The unemployment rate for people who work in construction has risen from 3.9% in February to 4.9%, according to the latest figures from the Construction Industry Employment Board.
This is despite the fact that the construction industry accounts for about 10% of Ireland’s employment, compared to just 3.4% for other sectors, according to data from the Irish Chambers of Commerce.
The figures show that the unemployment rate in the construction sector has risen significantly since the beginning of the year.
Between January and June last year, the unemployment level in the industry stood at 3.3%.
Since then, it has risen by 0.4 percentage points to 4%.
The increase in unemployment in the sector is driven by a rise in the number of construction jobs, which have grown by 40,000 since the start of the current year.
The rise in construction jobs means the sector accounts for just 4.5% of total jobs in the country.
This figure has fallen to 4% since January, when the number had increased by 10%.
This is because the number in construction of the number fell sharply from January to June, and the job losses were caused by a large number of temporary staff, such as those who take part in construction work on site.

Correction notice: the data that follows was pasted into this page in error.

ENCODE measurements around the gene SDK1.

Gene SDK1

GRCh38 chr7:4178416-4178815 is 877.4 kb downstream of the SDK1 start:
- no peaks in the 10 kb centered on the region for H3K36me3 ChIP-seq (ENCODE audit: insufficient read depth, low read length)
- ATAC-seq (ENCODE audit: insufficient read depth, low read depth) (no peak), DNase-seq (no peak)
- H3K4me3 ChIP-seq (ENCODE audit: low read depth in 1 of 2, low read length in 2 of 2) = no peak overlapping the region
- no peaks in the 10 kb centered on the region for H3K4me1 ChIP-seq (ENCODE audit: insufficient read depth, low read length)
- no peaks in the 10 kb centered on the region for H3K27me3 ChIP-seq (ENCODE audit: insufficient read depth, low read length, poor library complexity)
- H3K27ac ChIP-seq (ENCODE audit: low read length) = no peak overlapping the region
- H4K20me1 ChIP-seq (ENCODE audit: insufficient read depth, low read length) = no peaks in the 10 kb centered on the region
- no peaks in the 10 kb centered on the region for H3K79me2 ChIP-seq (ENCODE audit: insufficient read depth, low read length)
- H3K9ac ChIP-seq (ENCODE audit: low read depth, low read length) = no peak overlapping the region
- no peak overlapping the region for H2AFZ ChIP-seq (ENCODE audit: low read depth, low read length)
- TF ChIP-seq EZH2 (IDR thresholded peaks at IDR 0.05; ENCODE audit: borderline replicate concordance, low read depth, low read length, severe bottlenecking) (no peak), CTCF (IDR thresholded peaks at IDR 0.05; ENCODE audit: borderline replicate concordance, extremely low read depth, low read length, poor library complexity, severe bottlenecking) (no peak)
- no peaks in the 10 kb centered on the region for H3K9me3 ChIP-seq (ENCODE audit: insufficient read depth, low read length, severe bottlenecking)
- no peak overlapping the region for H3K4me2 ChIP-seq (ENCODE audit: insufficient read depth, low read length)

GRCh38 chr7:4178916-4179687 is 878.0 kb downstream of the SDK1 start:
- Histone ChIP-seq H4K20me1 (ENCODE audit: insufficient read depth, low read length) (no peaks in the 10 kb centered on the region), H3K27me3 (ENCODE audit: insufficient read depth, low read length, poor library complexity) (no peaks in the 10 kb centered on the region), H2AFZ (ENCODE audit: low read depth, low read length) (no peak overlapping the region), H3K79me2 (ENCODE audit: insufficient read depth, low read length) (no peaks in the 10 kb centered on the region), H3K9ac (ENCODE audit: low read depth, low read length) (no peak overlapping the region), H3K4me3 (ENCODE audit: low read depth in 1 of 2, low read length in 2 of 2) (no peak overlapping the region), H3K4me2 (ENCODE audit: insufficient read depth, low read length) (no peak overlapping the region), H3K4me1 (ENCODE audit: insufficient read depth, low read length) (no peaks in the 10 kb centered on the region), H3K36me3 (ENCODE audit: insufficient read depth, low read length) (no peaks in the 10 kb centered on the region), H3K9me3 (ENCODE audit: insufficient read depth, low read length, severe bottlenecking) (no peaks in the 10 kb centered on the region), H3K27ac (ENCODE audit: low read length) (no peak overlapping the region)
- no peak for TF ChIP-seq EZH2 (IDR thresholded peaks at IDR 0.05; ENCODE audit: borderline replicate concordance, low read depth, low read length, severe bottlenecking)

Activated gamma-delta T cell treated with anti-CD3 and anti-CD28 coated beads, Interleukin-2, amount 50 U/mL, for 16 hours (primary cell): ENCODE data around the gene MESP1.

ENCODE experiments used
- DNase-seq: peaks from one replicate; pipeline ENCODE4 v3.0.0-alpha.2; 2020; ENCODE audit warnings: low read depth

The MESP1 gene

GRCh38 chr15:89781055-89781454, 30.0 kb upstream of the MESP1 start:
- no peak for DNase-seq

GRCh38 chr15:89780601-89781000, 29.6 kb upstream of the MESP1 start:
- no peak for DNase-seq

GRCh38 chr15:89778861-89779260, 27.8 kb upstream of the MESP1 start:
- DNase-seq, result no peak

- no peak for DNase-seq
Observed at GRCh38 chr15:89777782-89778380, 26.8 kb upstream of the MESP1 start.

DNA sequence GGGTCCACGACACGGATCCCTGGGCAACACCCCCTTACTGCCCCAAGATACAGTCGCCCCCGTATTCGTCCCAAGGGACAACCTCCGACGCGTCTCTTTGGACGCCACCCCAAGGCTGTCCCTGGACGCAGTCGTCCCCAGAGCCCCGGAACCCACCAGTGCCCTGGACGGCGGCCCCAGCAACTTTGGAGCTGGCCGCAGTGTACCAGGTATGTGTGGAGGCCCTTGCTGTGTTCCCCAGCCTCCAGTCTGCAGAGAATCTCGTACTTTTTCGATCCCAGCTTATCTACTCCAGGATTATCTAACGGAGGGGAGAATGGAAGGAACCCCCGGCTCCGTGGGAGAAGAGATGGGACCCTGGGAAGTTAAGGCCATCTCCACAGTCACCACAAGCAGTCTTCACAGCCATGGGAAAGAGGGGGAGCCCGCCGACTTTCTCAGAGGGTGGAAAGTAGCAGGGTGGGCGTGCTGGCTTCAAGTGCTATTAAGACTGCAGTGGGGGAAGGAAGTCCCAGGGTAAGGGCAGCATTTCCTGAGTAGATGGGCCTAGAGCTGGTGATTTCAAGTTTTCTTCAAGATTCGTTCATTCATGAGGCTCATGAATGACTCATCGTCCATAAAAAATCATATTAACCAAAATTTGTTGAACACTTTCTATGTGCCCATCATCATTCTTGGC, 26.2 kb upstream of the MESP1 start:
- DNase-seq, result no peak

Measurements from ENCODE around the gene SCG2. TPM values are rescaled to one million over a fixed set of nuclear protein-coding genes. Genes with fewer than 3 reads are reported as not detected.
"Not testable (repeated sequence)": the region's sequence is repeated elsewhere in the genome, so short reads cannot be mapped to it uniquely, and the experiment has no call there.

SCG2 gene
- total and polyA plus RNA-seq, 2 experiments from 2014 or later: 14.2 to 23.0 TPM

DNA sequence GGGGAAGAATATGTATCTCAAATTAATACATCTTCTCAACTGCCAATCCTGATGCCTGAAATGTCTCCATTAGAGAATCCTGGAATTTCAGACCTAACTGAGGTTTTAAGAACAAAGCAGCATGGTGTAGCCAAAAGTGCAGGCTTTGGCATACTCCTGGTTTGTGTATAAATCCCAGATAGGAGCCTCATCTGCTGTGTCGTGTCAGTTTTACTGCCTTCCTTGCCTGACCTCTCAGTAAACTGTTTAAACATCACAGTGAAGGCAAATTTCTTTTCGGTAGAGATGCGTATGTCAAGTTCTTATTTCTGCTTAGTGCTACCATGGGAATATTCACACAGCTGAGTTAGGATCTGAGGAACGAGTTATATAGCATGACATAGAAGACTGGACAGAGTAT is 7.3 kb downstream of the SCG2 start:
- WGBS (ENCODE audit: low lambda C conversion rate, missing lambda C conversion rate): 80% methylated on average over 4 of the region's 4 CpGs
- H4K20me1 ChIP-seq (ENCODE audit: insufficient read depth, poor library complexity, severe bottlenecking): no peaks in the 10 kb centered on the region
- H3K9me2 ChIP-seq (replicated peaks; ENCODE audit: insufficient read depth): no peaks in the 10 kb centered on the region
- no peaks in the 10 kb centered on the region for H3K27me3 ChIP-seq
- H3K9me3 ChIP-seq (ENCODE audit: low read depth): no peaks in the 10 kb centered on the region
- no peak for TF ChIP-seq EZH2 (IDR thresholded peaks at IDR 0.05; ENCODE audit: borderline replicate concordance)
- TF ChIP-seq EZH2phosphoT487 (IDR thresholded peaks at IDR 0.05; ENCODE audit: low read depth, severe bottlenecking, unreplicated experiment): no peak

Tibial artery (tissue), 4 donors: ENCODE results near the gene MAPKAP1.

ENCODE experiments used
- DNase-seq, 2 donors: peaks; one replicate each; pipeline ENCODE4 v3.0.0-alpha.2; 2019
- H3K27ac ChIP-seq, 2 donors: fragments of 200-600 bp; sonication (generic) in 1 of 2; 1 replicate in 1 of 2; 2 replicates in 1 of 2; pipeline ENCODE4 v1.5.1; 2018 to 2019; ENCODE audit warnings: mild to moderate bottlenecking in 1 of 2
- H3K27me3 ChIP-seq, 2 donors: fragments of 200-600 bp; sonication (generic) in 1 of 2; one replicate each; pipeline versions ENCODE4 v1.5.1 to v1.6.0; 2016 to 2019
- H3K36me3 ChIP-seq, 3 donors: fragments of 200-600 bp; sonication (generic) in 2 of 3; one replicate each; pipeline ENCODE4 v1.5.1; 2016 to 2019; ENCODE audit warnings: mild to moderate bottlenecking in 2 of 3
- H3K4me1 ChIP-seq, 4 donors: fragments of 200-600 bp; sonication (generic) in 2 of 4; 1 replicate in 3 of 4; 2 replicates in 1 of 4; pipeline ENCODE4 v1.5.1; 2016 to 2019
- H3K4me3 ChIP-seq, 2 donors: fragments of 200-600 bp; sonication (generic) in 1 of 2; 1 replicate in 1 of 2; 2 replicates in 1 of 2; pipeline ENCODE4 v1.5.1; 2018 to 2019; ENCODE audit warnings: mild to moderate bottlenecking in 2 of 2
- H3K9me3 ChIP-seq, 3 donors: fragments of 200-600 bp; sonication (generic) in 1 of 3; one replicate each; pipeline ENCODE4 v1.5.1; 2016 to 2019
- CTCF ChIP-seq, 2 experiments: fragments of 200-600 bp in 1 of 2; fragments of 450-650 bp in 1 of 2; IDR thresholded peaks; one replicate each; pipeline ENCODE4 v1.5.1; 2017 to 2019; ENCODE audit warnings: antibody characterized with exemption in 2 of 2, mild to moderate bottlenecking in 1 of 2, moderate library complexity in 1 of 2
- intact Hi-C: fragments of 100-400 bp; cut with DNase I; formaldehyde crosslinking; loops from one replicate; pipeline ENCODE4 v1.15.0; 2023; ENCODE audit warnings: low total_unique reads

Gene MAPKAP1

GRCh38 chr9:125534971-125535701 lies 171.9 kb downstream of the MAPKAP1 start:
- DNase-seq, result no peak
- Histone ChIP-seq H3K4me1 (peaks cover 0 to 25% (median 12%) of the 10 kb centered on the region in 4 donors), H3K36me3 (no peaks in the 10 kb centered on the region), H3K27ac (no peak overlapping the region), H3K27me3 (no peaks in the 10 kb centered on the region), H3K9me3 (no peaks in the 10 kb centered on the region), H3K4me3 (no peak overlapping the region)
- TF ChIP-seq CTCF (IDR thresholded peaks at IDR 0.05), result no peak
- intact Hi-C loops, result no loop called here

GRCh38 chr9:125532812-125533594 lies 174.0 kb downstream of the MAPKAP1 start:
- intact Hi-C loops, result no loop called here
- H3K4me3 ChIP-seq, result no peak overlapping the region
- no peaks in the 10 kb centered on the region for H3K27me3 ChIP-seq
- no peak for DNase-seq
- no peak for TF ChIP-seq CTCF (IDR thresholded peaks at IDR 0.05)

The construction industry has long been the backbone of the Irish economy, but this is the first time that the employment figures have been higher than the unemployment figures.
Construction has also been a key sector in the Irish government’s plans to revive the country’s economy.
The government wants to invest around €2.3bn ($2.6bn) in construction projects across the country over the next five years.
The latest figures show a 6.2% increase in construction activity in Ireland in July compared to the same month last year.
This increase is partly due to a large increase in the amount of construction work done each year, but also to a rise that was driven by the construction of temporary and seasonal staff in the workforce.
Construction companies, including the three main construction firms, have also been increasing their hiring numbers.
However, the employment numbers for construction workers in Ireland have fallen sharply over the past few months.
In February, construction employment stood at about 11,000 people, but by June, it had fallen to 9,000.
While this is still a significant rise, the jobless rate for construction industry workers has fallen from 8.9 percent in February, to 4 percent in June.
The unemployment rate is expected to rise in July and August due to the construction boom and the fact there are now a large amount of temporary workers in the labour market.